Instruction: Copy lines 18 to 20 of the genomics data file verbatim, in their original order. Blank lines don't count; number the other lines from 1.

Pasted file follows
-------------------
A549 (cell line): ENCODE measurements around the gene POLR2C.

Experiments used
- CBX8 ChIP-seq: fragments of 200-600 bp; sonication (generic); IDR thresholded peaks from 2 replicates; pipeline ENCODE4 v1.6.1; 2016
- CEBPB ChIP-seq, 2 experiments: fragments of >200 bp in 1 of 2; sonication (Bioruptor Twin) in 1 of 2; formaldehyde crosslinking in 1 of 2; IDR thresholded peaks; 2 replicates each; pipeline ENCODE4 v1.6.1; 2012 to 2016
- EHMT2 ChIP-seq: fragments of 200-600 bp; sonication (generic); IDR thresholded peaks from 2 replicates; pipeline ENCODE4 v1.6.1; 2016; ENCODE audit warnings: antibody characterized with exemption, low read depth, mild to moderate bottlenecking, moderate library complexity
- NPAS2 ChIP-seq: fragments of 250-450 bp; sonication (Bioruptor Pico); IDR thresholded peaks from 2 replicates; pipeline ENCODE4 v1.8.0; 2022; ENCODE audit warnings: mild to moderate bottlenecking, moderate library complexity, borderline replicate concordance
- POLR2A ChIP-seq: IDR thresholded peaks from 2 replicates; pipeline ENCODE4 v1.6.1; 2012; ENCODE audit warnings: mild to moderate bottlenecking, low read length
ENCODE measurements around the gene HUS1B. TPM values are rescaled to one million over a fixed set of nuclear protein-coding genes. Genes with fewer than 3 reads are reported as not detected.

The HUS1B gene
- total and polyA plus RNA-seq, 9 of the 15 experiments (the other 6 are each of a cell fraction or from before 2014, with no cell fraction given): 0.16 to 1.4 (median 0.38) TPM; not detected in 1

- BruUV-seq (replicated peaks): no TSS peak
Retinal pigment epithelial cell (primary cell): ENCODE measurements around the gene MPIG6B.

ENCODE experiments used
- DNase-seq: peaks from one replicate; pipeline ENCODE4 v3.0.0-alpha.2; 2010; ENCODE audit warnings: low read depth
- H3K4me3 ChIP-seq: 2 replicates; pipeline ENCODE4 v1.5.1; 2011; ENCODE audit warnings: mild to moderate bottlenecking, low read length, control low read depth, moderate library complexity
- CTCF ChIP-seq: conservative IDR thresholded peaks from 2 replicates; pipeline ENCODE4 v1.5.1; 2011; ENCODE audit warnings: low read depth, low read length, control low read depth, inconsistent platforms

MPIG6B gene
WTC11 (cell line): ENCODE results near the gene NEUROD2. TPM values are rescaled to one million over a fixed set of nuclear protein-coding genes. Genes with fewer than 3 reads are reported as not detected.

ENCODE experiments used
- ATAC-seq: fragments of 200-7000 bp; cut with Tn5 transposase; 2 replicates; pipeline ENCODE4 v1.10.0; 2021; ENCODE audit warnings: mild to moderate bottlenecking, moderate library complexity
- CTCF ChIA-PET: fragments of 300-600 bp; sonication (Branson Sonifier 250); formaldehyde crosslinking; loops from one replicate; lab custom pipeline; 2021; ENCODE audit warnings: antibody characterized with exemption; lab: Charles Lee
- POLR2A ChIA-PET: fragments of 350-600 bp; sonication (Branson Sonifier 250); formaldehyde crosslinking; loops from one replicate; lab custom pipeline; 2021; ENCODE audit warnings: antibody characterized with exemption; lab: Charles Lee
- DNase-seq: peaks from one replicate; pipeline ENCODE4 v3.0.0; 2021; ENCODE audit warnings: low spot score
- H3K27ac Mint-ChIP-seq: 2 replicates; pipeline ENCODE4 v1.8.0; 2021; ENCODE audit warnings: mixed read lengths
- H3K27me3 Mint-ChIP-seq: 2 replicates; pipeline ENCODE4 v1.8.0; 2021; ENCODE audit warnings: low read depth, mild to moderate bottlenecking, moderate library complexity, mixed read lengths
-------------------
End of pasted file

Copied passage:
WTC11 (cell line): ENCODE results near the gene NEUROD2. TPM values are rescaled to one million over a fixed set of nuclear protein-coding genes. Genes with fewer than 3 reads are reported as not detected.

ENCODE experiments used
- ATAC-seq: fragments of 200-7000 bp; cut with Tn5 transposase; 2 replicates; pipeline ENCODE4 v1.10.0; 2021; ENCODE audit warnings: mild to moderate bottlenecking, moderate library complexity